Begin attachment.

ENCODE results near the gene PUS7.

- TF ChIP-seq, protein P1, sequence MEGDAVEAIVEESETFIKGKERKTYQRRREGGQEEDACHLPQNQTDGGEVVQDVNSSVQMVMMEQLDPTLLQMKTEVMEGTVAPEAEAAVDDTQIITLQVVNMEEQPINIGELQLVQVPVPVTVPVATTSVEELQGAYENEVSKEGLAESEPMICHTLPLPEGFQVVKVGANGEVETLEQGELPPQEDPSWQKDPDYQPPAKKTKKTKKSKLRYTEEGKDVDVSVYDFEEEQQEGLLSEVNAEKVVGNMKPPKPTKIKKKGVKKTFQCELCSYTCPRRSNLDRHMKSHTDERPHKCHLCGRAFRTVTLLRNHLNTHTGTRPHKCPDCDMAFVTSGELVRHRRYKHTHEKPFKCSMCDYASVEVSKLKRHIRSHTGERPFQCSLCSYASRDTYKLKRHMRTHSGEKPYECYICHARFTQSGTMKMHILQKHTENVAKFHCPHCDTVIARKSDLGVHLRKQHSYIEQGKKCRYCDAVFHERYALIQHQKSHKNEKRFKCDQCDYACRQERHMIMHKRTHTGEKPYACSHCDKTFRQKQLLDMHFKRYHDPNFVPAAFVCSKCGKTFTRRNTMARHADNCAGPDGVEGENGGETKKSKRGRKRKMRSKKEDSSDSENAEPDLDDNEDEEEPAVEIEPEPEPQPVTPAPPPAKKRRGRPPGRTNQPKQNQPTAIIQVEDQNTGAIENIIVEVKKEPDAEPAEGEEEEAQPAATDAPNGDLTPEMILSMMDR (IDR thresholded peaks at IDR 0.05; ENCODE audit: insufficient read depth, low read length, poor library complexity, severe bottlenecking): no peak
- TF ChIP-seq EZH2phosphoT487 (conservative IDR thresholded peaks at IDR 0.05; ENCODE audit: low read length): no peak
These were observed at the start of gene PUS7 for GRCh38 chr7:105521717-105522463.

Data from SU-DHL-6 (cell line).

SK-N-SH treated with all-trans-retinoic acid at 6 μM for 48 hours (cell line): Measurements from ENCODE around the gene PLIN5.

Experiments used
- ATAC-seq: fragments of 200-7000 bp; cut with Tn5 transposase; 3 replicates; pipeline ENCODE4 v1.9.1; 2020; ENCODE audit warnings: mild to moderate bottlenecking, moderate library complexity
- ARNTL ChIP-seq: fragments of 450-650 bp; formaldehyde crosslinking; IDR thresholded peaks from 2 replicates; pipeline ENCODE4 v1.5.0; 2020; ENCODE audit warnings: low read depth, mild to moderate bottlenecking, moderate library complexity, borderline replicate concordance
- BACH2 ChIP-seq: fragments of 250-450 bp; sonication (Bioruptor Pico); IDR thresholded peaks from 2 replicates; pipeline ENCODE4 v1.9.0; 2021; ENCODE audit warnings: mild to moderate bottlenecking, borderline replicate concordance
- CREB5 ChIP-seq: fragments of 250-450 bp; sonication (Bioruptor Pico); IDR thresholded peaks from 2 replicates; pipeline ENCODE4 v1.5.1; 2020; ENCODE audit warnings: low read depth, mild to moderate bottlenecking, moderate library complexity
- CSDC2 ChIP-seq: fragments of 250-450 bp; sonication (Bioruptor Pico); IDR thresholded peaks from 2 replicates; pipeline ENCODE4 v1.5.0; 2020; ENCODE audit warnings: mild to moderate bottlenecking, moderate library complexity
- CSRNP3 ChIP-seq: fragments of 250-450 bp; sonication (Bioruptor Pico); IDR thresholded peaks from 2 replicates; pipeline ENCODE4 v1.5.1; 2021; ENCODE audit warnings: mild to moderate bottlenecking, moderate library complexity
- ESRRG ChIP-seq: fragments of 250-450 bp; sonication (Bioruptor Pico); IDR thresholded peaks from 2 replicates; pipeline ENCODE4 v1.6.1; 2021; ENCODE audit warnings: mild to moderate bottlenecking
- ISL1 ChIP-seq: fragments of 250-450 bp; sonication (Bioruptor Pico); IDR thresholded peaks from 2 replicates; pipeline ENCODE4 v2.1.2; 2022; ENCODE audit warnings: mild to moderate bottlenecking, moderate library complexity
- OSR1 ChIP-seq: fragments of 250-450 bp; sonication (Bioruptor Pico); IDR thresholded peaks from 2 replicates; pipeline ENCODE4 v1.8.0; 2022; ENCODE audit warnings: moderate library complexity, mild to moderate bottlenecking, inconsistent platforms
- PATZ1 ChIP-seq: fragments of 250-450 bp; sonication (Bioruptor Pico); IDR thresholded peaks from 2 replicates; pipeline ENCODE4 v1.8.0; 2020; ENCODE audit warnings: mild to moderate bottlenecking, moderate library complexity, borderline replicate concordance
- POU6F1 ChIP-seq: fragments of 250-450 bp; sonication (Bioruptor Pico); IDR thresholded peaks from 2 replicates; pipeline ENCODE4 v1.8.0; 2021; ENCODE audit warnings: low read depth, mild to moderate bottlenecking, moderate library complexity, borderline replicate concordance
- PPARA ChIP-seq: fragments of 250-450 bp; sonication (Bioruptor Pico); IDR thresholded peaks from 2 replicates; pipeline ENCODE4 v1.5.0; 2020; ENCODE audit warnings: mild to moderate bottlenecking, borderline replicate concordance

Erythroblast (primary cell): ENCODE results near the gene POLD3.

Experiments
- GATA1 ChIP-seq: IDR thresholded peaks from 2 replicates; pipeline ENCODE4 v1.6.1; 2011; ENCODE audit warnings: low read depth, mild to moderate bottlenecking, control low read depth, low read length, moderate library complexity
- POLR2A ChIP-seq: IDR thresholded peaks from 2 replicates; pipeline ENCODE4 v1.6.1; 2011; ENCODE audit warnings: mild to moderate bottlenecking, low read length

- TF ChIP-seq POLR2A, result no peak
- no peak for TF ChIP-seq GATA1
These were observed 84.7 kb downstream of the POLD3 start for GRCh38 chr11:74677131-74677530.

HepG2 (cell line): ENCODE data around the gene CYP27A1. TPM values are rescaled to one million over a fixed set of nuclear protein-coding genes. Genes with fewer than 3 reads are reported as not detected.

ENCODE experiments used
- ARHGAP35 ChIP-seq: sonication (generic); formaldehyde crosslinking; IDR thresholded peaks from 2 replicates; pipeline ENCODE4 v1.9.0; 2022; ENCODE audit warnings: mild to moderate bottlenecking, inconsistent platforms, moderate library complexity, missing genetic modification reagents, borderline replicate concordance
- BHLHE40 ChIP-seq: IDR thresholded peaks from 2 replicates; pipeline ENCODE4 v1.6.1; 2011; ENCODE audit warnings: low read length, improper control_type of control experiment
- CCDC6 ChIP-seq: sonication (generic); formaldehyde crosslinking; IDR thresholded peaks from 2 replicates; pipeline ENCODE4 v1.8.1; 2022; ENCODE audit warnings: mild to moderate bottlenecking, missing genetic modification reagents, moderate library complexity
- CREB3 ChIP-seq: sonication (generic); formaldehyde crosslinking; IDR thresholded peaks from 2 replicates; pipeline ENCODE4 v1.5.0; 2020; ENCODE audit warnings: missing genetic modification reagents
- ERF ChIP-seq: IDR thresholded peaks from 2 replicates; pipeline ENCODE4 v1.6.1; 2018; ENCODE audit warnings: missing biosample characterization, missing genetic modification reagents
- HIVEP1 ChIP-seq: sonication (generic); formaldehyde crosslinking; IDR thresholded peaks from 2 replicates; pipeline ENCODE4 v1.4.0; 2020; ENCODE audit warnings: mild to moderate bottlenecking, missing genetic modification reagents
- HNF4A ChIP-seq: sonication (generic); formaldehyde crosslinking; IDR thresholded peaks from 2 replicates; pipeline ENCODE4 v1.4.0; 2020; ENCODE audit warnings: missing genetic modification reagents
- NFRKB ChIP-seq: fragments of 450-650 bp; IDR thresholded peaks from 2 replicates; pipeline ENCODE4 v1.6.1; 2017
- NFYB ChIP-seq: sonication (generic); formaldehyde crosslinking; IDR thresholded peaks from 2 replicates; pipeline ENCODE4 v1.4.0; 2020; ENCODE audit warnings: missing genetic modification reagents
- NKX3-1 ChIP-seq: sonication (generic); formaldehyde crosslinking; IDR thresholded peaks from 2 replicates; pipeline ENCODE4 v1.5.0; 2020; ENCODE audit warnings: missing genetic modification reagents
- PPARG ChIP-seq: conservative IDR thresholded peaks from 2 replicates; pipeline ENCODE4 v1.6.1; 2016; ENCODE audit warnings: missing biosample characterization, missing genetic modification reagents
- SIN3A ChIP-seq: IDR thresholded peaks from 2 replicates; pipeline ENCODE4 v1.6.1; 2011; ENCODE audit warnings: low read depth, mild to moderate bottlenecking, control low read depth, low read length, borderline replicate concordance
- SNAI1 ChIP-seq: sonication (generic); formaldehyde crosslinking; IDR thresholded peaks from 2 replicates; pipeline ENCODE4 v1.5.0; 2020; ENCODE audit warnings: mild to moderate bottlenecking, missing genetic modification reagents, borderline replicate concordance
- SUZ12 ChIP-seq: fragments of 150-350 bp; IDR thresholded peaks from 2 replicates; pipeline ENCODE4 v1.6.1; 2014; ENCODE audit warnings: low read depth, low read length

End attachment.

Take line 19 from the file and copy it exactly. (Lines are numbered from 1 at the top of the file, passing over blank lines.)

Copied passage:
- PPARA ChIP-seq: fragments of 250-450 bp; sonication (Bioruptor Pico); IDR thresholded peaks from 2 replicates; pipeline ENCODE4 v1.5.0; 2020; ENCODE audit warnings: mild to moderate bottlenecking, borderline replicate concordance